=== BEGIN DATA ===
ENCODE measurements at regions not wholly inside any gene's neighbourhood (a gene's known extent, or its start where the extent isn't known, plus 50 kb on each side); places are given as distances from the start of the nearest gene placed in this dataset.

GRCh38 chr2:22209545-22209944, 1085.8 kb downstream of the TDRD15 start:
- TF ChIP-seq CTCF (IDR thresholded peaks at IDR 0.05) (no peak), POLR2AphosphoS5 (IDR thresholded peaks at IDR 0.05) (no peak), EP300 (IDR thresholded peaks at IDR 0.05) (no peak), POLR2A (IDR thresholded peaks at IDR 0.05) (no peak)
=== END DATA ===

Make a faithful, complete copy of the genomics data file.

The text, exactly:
ENCODE measurements at regions not wholly inside any gene's neighbourhood (a gene's known extent, or its start where the extent isn't known, plus 50 kb on each side); places are given as distances from the start of the nearest gene placed in this dataset.

GRCh38 chr2:22209545-22209944, 1085.8 kb downstream of the TDRD15 start:
- TF ChIP-seq CTCF (IDR thresholded peaks at IDR 0.05) (no peak), POLR2AphosphoS5 (IDR thresholded peaks at IDR 0.05) (no peak), EP300 (IDR thresholded peaks at IDR 0.05) (no peak), POLR2A (IDR thresholded peaks at IDR 0.05) (no peak)